A traditional hovercraft doesn't care what the terrain is because it's basically a leaking balloon and has sensible limitations as a result of it's design. You force air under the object and lift it from the ground via pressure, the pressure needed to lift it increases with the amount of pressure from the mass. The extreme weight limitation in order to maintain a low pressure is the only thing that allows float on water. Whether a hovercraft can float on water is simply a question of whether the thrust required to create that pressure differential is more than the thrust required to displace the water beneath the object instead.
If you're using some sort of futuristic tech where you're doing something different to keep yourself afloat instead, even if it followed the same rule as modern hovercraft it would be extremely unlikely to be an amphibious vehicle and still be an effective combat vehicle. If whatever force that keeps them afloat would simply bore through the water under their weight, they can't be amphibious. Modern hovercraft aren't used as combat vehicles for this reason, they're landing craft where used, as anything that floats on water and carries weight is already by nature somewhat fragile to start with.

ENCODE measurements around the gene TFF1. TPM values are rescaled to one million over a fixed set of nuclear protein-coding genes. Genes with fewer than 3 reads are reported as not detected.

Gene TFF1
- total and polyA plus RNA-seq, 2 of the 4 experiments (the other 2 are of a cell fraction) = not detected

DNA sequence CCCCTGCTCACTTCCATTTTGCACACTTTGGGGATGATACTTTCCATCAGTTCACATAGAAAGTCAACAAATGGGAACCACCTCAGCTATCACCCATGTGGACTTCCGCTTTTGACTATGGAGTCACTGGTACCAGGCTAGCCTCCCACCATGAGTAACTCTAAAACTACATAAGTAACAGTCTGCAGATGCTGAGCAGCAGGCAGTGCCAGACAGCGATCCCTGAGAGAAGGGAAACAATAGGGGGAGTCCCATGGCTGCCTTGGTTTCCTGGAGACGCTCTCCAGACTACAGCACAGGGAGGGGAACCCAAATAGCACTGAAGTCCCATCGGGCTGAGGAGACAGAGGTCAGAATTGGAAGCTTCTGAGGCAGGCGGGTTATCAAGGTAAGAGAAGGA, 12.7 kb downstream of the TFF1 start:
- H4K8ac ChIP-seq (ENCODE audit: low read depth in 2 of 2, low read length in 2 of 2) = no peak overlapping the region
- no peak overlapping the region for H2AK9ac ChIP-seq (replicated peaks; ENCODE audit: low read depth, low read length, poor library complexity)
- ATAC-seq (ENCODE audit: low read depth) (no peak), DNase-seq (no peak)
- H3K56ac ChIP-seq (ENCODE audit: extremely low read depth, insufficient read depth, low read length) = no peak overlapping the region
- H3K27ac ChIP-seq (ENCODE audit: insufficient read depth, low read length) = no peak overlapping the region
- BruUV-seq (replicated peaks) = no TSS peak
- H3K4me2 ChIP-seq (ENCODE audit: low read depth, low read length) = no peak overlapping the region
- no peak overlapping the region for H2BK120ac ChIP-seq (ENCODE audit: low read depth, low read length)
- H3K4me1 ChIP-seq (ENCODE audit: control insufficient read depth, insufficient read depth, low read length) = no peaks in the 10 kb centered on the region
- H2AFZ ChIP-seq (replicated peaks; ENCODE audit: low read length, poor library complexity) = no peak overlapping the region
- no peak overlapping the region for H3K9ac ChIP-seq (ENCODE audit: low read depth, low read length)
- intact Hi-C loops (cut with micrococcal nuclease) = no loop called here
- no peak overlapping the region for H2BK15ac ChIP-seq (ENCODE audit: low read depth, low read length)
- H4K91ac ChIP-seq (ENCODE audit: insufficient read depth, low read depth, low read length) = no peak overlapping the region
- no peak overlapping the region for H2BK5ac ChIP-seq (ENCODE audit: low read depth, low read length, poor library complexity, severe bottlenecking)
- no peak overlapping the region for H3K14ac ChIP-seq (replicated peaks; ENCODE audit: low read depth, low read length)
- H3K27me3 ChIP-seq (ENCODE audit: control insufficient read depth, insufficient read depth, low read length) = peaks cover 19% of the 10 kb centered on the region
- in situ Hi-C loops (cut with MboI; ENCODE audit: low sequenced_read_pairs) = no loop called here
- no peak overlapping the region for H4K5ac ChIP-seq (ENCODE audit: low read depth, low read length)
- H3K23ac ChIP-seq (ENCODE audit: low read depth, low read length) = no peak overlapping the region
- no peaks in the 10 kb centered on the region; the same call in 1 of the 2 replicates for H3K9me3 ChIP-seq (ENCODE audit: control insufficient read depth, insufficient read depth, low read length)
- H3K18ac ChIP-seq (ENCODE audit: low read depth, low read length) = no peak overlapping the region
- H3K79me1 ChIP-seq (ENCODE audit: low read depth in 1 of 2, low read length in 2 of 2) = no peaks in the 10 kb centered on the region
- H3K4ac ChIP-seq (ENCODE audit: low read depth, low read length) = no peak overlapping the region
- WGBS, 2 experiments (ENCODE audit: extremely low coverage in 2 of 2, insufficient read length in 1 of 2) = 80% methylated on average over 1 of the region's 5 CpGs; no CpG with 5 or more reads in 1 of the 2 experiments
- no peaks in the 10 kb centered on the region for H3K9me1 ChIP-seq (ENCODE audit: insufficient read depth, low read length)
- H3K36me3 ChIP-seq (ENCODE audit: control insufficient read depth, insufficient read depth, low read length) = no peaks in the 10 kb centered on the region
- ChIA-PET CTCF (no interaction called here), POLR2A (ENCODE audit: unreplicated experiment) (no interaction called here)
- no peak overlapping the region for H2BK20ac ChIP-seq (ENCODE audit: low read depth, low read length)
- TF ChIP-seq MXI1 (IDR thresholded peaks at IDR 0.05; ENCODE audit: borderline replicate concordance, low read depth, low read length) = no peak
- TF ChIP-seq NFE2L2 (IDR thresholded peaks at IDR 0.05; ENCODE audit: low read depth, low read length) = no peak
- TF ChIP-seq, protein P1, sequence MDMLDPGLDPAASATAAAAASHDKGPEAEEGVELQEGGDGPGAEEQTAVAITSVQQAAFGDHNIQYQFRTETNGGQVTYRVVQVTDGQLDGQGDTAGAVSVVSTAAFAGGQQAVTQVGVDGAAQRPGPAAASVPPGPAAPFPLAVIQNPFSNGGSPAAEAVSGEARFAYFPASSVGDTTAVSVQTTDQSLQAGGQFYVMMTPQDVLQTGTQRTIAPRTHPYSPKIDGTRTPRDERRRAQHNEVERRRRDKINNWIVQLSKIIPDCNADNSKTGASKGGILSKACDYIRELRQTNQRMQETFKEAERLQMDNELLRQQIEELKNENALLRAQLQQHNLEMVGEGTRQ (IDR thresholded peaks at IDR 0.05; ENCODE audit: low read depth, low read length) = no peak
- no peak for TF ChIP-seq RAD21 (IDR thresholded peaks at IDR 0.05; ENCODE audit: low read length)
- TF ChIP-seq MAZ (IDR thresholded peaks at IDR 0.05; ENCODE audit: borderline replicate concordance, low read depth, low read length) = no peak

A futuristic hovercraft capability of significantly higher thrust, that was capable of supporting a heavily armored war machine of massively high density compared to naval vessels, would be a means to a smooth ride, not amphibian capability. If it was capable of achieving a bit of elevation, say a few meters, it would be an extremely all terrain vehicle. You can't drive a tank through a mountain range or a river, with a three meter clearance you could cross most of them on this planet with little trouble. With just a meter it would put tracked vehicles to shame.